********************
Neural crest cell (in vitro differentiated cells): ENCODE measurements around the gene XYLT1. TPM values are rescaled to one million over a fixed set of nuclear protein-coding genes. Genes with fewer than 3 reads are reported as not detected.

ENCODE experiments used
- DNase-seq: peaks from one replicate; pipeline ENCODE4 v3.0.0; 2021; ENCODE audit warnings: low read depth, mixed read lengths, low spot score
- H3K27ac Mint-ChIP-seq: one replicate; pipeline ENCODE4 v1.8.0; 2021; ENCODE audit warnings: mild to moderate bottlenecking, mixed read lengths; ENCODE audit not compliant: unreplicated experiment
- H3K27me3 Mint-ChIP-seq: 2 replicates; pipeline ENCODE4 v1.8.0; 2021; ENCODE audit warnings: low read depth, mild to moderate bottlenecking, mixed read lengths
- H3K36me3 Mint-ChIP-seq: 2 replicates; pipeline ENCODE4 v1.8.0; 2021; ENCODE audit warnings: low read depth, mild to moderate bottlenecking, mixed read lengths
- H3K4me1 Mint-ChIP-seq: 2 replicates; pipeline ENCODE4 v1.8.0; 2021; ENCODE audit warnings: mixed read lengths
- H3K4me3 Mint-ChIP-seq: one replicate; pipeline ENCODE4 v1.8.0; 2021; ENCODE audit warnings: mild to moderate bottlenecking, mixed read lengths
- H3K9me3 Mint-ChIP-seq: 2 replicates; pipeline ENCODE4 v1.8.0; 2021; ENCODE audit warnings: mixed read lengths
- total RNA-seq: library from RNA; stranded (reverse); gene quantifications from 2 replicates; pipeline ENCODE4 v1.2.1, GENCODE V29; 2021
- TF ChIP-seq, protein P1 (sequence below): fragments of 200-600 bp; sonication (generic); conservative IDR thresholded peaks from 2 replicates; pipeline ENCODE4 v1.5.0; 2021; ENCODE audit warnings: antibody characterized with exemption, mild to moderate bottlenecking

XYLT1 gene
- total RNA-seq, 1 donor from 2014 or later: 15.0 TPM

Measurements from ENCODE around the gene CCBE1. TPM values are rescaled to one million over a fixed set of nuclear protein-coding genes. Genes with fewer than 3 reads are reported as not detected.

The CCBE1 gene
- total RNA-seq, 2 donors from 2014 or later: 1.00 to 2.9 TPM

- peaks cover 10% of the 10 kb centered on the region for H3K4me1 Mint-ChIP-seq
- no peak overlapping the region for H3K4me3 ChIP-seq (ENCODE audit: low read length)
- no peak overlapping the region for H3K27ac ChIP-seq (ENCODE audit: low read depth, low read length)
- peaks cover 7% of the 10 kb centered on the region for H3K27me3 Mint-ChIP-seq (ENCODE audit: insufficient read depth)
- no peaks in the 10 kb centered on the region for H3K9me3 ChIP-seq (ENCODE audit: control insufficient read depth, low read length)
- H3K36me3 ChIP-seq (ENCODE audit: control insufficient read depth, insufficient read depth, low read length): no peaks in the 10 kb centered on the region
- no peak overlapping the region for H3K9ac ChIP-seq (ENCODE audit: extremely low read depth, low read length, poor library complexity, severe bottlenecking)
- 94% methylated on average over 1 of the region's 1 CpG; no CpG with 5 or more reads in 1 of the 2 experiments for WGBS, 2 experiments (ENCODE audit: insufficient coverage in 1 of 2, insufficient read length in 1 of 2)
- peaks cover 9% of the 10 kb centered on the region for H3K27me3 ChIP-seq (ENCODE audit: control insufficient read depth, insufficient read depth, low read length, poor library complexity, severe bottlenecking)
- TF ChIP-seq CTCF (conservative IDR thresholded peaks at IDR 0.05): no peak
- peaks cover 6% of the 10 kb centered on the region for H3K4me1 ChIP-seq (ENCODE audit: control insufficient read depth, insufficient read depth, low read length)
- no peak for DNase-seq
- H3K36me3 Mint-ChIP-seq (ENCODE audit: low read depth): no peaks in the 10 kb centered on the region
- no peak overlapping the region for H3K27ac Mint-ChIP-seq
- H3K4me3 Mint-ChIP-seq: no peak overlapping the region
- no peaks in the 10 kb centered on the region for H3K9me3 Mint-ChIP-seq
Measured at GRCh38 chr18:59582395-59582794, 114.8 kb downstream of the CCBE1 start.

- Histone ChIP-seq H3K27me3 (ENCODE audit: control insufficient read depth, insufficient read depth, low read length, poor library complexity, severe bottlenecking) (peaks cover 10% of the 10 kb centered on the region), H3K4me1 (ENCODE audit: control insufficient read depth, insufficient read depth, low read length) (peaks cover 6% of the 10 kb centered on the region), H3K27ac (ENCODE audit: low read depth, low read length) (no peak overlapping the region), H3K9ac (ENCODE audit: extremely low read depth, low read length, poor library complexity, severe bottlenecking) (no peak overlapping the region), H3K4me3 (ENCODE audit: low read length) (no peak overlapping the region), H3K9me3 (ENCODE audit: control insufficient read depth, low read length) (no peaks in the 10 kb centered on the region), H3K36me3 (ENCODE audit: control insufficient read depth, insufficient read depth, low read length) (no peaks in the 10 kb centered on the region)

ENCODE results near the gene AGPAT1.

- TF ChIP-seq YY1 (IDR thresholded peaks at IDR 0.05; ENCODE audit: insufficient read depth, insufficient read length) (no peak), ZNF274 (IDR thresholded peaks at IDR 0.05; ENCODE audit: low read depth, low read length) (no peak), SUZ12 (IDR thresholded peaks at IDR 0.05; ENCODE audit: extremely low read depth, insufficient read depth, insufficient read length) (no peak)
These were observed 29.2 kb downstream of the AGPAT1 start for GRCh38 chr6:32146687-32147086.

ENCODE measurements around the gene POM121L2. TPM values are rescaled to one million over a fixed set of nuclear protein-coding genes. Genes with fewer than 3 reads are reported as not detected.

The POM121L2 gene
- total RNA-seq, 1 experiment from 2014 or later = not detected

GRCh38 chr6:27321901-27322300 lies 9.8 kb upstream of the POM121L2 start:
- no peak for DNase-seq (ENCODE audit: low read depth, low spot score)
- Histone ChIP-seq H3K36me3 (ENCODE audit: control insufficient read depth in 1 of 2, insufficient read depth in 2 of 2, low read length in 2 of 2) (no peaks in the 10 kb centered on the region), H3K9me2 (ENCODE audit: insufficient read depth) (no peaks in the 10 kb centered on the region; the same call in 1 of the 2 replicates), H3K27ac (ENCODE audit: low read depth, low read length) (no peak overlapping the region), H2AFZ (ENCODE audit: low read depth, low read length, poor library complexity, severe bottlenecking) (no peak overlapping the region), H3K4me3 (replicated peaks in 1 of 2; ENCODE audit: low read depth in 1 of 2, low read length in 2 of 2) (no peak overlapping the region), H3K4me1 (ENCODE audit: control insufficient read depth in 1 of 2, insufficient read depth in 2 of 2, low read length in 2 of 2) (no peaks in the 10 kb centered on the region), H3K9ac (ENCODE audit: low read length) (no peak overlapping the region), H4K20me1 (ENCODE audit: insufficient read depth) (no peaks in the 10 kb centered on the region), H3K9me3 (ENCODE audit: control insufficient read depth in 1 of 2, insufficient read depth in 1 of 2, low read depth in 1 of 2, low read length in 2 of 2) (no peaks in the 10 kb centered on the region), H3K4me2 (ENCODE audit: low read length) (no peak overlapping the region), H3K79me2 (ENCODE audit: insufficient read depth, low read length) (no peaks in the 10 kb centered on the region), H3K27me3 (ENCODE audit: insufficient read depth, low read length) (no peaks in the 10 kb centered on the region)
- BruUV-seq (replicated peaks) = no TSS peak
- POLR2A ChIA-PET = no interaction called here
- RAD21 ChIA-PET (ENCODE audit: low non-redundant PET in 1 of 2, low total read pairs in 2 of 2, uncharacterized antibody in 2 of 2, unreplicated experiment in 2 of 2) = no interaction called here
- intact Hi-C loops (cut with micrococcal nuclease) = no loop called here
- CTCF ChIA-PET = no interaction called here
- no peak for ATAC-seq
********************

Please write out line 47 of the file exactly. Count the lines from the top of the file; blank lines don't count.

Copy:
- intact Hi-C loops (cut with micrococcal nuclease) = no loop called here